Sunday, August 28, 2016

The Never-Ending DNA To-Do List

Stumbling upon one sure-to-be-confirmed DNA match this past week reminded me of all the work yet to be done. To be sure, I've been chipping away at details in many directions, and my stats have helped buoy my enthusiasm, thankfully. In other ways, though, it sometimes seems I am making no headway.

In reveling in my recent Falvey connection, I've been reminded of tasks yet to do which will help make more connections, now that Family Tree DNA has updated its online capabilities. There are tools to help discern which matches belong on the maternal side and which belong on the paternal. But those tools do me no good, so long as I haven't uploaded an updated GEDCOM to my accounts there.

So, in these past two weeks, rather than race through the family trees, adding more collateral lines and sprucing up hint-laden pages, I've been working on the two trees that have been most neglected in the past few months: the paternal lines for both myself and my husband. Rather than the hundreds of individuals you may have seen me add in prior bi-monthly episodes, I seem to be crawling along, inching up to the end of August.

For instance, on my maternal line, I only added forty four to reach the total of 8,518 in that tree. On my husband's maternal side, I added another forty four to total 8,374. But in sprucing up records on my father-in-law's line in anticipation of determining that Falvey match, for the first time in months, I added thirteen to bring the total in his tree to 1,035. And, rocketing through my recent online finds for my own father's Polish roots this month, I was able to add forty seven individuals to his tree of, now, 275 names. Baby steps, but significant discoveries.

Sales at DNA testing companies always make me glad, for with only a lag time of about six weeks, I start seeing the results trickle in, in the form of additional matches. Matches on my maternal side jumped by thirty in the past two weeks, bringing the total at FTDNA to 1,302 matches. I gained an additional twelve matches at Ancestry DNA, as well, bringing my total there to 355.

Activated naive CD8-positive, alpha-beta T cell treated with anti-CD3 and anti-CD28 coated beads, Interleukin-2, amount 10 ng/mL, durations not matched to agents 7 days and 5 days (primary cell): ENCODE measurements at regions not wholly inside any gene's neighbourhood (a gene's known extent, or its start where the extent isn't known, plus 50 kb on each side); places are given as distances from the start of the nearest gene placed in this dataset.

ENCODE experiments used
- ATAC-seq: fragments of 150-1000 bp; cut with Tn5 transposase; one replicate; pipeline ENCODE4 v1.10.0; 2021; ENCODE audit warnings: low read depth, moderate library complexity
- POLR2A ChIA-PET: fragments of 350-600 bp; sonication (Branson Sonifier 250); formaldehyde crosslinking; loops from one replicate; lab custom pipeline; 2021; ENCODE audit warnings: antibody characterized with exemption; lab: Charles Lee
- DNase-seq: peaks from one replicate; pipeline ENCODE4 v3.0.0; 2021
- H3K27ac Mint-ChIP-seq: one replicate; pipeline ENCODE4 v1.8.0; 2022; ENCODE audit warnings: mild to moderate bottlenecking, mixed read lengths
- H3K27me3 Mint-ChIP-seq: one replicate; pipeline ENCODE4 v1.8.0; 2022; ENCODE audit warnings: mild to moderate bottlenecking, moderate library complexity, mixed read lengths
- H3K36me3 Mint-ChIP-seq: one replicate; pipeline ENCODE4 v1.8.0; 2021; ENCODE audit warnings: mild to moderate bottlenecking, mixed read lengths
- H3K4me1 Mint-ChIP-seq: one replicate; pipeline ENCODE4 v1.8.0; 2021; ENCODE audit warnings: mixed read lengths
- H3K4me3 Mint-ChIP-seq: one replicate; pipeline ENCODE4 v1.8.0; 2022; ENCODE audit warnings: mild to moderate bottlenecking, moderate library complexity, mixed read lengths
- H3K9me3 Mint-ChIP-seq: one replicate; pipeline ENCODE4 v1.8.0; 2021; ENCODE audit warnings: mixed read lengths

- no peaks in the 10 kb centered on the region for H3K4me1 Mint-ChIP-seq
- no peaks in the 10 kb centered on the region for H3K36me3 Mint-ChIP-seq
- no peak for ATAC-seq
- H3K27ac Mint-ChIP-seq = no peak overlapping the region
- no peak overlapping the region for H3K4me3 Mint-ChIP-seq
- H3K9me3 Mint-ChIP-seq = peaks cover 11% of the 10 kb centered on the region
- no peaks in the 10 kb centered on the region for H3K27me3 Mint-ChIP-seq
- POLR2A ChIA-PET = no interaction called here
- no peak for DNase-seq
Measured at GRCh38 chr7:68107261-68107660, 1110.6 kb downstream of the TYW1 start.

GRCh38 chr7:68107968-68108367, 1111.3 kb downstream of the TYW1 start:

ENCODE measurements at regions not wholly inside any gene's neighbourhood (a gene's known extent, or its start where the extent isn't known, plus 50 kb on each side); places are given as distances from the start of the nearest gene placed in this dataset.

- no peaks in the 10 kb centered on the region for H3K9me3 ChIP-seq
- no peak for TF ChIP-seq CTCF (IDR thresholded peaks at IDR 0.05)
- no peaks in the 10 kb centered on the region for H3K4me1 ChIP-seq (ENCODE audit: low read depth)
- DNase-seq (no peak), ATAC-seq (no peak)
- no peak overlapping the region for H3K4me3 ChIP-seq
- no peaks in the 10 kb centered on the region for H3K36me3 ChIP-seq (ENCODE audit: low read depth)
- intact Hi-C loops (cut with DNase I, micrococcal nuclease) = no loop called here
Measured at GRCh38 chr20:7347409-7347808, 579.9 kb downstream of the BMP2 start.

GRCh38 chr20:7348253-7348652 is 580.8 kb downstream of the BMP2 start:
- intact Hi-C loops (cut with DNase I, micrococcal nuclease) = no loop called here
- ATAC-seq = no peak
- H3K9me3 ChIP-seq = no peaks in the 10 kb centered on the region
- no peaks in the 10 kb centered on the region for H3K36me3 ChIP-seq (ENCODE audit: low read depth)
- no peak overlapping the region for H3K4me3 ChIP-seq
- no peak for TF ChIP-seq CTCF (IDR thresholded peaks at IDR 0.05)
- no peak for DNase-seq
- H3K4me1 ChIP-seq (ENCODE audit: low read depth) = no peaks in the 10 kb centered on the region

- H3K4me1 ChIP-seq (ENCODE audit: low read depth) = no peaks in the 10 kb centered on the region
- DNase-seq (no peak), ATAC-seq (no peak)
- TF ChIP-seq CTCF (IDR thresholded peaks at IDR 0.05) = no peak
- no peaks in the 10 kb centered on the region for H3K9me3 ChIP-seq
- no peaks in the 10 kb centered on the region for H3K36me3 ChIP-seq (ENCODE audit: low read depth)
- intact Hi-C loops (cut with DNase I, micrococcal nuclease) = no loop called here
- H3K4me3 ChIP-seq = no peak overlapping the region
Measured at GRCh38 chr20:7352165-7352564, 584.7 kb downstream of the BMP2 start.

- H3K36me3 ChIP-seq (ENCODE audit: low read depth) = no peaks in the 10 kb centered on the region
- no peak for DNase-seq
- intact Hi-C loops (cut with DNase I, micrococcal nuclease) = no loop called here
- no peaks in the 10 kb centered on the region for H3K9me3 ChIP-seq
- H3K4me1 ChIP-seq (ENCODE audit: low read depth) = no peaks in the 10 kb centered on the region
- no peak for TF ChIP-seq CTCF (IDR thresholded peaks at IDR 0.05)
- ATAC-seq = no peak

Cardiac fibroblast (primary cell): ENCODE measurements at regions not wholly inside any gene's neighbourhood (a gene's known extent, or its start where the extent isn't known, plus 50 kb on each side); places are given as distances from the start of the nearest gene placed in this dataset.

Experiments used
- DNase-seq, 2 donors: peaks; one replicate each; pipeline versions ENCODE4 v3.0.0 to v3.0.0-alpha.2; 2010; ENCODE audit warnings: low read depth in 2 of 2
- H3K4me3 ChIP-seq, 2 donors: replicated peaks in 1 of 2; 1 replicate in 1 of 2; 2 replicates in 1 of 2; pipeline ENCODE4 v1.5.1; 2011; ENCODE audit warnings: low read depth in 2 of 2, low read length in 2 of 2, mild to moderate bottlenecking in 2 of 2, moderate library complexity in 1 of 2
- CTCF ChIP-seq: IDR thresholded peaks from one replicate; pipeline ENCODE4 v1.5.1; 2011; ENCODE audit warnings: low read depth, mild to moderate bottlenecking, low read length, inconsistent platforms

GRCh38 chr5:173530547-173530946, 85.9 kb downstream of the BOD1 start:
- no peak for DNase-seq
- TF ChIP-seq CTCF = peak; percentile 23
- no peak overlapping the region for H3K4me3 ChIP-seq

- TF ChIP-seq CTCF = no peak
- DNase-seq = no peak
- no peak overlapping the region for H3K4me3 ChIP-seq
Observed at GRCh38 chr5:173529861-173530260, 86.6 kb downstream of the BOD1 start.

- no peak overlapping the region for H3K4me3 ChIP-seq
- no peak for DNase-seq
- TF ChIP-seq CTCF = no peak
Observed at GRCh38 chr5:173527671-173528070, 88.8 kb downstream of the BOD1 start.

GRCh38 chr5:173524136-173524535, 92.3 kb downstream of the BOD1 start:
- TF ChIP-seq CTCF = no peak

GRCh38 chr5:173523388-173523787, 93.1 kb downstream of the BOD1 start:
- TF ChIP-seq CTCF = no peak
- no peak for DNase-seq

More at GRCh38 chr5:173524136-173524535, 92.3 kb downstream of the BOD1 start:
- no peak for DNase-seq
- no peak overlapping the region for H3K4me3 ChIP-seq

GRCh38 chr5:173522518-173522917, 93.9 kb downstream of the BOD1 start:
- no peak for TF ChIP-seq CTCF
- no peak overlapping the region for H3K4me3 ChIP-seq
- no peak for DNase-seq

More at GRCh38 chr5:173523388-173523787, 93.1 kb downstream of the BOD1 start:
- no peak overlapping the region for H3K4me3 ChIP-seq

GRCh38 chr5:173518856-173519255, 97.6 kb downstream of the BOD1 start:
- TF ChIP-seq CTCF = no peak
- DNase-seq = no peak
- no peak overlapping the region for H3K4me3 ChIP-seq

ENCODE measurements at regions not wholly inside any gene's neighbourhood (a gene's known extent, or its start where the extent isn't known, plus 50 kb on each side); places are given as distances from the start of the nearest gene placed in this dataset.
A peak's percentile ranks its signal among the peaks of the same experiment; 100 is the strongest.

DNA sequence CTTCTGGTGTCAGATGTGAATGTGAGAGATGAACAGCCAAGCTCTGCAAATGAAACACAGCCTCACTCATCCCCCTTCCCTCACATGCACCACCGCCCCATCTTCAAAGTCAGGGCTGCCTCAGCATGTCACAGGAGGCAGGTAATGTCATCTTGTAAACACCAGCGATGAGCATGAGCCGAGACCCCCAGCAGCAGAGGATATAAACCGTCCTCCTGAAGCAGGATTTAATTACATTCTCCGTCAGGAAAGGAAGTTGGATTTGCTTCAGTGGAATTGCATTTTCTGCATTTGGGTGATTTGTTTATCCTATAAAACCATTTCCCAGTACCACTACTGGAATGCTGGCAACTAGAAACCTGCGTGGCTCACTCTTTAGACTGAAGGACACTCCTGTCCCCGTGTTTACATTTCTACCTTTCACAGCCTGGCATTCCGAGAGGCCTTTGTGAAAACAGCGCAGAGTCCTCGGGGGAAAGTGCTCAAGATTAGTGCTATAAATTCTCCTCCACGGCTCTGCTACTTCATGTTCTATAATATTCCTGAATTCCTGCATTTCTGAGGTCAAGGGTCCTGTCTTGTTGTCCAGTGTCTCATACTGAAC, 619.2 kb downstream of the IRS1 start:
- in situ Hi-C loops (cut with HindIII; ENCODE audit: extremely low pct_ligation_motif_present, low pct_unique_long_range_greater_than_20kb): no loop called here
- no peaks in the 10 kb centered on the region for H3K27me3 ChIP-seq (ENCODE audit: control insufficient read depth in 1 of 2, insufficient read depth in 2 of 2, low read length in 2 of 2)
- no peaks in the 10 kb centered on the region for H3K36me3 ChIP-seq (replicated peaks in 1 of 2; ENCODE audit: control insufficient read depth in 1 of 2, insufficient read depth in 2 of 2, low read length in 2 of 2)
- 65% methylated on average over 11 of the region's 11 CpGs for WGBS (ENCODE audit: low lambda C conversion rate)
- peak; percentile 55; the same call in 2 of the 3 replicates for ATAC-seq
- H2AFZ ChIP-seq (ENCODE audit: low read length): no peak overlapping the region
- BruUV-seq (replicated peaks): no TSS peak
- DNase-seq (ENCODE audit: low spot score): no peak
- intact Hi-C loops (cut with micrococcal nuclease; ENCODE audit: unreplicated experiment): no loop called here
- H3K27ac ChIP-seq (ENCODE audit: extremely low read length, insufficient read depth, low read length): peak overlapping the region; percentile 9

DNA matches picked up for my husband, as well. Though I hadn't seen any new matches since July 28, by the second half of August, things picked up, bringing twenty four new matches at FTDNA (grand total there now 810), and another four at Ancestry DNA (to total 150). I was able to make two contacts with matches there, confirming one.

Another task I am going to need to tackle soon is to find specific relatives who would be willing to volunteer for DNA testing. It is so vital to have targeted matches to help draw similar matches in one direction or the othermaternal or paternal. Otherwise, those hundreds of matches become one mass of hopelessly inseparable results. Only when we can figure out which category to place all those third and fourth cousins can we make any headway in connecting missing ancestors to the right branches on our tree. I'll be ecstatic if my husband's distant Falvey cousin from New Zealand leads me to a sibling of our Johanna Falveyor even to the next generation upfor then I can understand how to handle those other results which come up as "in common with."

I'm well supplied with test packetshave DNA test, will travel, I suppose. Upcoming trips to visit relatives back home will likely include the question: "Can you spit for me?" If not, at least I'm hoping to find some relatives willing to take a minuscule toothpick-sized brush to the side of their cheek. Oh, the strange things a genetic genealogist might do on a family vacation...

Above: "Landscape Near Rosia," 1903 work by Polish modernist painter Jan Stanisławski; courtesy Wikipedia; in the public domain.

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